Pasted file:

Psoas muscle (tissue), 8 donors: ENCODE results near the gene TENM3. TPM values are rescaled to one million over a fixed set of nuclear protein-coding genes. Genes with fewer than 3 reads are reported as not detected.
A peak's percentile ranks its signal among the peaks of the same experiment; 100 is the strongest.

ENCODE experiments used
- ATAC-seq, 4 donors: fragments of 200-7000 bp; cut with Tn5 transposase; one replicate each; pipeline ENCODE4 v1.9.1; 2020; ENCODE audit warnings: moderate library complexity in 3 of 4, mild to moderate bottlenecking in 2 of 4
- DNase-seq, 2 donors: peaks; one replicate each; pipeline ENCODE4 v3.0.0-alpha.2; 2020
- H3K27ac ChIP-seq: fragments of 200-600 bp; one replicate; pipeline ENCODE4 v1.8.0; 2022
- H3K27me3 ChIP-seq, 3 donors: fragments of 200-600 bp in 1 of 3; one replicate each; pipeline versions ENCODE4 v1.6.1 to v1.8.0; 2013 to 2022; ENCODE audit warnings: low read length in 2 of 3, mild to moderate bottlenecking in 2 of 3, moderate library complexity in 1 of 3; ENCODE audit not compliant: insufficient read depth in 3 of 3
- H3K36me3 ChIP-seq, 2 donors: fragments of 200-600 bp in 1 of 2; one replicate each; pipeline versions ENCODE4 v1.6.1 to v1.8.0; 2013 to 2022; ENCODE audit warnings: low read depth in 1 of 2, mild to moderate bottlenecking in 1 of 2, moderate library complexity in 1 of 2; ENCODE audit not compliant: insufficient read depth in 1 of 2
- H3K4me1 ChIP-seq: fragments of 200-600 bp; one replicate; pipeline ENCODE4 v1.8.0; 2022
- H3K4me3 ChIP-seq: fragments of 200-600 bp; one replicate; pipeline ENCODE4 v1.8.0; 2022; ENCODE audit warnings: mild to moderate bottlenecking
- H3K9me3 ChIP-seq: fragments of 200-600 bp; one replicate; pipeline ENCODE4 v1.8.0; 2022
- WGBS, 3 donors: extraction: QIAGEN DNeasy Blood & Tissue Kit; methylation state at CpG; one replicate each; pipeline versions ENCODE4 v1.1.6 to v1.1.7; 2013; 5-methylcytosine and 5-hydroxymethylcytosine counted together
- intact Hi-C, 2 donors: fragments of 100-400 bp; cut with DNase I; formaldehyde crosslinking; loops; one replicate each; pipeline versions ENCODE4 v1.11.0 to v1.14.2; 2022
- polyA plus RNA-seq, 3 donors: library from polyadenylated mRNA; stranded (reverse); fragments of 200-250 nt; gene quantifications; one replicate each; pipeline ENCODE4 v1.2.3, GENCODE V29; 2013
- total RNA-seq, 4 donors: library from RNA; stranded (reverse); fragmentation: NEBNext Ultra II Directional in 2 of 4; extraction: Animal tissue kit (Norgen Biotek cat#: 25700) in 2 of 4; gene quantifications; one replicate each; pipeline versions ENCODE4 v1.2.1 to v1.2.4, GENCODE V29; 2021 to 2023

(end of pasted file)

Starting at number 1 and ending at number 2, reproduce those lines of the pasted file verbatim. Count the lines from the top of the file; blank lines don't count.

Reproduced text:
Psoas muscle (tissue), 8 donors: ENCODE results near the gene TENM3. TPM values are rescaled to one million over a fixed set of nuclear protein-coding genes. Genes with fewer than 3 reads are reported as not detected.
A peak's percentile ranks its signal among the peaks of the same experiment; 100 is the strongest.